A structurally-characterized peroxomanganese(iv) porphyrin from reversible O2 binding within a metal–organic framework†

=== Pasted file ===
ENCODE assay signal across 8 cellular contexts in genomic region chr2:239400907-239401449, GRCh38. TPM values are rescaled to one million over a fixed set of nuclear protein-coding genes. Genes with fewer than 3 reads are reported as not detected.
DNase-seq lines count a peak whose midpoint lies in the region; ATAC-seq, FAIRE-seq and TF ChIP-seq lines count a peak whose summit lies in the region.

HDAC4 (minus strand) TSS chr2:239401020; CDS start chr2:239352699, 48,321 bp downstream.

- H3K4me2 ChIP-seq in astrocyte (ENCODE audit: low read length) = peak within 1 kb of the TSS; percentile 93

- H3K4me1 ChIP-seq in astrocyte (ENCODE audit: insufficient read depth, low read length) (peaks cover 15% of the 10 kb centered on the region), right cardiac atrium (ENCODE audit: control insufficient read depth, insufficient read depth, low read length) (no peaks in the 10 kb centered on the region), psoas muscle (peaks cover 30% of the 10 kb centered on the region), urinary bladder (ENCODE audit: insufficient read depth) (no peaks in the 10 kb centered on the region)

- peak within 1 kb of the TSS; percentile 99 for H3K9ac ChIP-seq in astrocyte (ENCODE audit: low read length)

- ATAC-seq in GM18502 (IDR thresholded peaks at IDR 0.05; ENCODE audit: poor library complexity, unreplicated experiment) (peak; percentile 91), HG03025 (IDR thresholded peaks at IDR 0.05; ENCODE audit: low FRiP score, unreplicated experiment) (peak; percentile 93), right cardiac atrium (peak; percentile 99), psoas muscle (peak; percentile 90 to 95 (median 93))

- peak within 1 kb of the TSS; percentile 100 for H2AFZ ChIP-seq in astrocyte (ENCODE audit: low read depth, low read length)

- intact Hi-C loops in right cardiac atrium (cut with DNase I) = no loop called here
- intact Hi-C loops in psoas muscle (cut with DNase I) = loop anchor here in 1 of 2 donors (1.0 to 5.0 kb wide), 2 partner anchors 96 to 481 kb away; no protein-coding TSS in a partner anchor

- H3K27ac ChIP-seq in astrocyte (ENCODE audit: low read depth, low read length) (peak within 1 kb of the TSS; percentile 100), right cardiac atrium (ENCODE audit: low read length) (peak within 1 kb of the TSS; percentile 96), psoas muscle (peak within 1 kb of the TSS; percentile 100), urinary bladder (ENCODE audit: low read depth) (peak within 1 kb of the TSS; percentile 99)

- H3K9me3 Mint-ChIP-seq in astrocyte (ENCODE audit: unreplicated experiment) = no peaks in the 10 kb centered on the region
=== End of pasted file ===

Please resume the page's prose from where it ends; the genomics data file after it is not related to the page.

The role of peroxometal species as reactive intermediates in myriad biological processes has motivated the synthesis and study of analogous molecular model complexes. Peroxomanganese(IV) porphyrin complexes are of particular interest, owing to their potential ability to form from reversible O2 binding, yet have been exceedingly difficult to isolate and characterize in molecular form. Alternatively, immobilization of metalloporphyrin sites within a metal–organic framework (MOF) can enable the study of interactions between low-coordinate metal centers and gaseous substrates, without interference from bimolecular reactions and axial ligation by solvent molecules. Here, we employ this approach to isolate the first rigorously four-coordinate manganese(II) porphyrin complex and examine its reactivity with O2 using infrared spectroscopy, single-crystal X-ray diffraction, EPR spectroscopy, and O2 adsorption analysis. X-ray diffraction experiments reveal for the first time a peroxomanganese(IV) porphyrin species, which exhibits a side-on, η2 binding mode. Infrared and EPR spectroscopic data confirm the formulation of a peroxomanganese(IV) electronic structure, and show that O2 binding is reversible at ambient temperature, in contrast to what has been observed in molecular form. Finally, O2 gas adsorption measurements are employed to quantify the enthalpy of O2 binding as hads = −49.6(8) kJ mol−1. This enthalpy is considerably higher than in the corresponding Fe- and Co-based MOFs, and is found to increase with increasing reductive capacity of the MII/III redox couple.